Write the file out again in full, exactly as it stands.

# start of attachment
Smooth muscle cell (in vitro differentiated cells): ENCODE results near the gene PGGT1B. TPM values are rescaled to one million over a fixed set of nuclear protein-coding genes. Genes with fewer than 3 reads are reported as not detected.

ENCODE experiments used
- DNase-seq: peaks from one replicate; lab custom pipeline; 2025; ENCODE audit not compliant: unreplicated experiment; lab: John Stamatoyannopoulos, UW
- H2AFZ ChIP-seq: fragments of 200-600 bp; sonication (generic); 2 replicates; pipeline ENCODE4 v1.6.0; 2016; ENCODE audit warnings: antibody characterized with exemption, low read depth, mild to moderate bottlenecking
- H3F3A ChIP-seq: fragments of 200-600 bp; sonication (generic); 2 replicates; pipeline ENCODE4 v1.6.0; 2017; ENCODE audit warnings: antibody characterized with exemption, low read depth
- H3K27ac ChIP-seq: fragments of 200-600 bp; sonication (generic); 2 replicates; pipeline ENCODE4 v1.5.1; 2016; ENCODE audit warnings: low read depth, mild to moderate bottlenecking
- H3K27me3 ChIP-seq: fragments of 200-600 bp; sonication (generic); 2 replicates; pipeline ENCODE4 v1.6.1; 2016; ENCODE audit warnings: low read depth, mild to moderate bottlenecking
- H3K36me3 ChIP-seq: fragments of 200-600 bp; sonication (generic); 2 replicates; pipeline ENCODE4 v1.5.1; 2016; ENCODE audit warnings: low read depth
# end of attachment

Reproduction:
Smooth muscle cell (in vitro differentiated cells): ENCODE results near the gene PGGT1B. TPM values are rescaled to one million over a fixed set of nuclear protein-coding genes. Genes with fewer than 3 reads are reported as not detected.

ENCODE experiments used
- DNase-seq: peaks from one replicate; lab custom pipeline; 2025; ENCODE audit not compliant: unreplicated experiment; lab: John Stamatoyannopoulos, UW
- H2AFZ ChIP-seq: fragments of 200-600 bp; sonication (generic); 2 replicates; pipeline ENCODE4 v1.6.0; 2016; ENCODE audit warnings: antibody characterized with exemption, low read depth, mild to moderate bottlenecking
- H3F3A ChIP-seq: fragments of 200-600 bp; sonication (generic); 2 replicates; pipeline ENCODE4 v1.6.0; 2017; ENCODE audit warnings: antibody characterized with exemption, low read depth
- H3K27ac ChIP-seq: fragments of 200-600 bp; sonication (generic); 2 replicates; pipeline ENCODE4 v1.5.1; 2016; ENCODE audit warnings: low read depth, mild to moderate bottlenecking
- H3K27me3 ChIP-seq: fragments of 200-600 bp; sonication (generic); 2 replicates; pipeline ENCODE4 v1.6.1; 2016; ENCODE audit warnings: low read depth, mild to moderate bottlenecking
- H3K36me3 ChIP-seq: fragments of 200-600 bp; sonication (generic); 2 replicates; pipeline ENCODE4 v1.5.1; 2016; ENCODE audit warnings: low read depth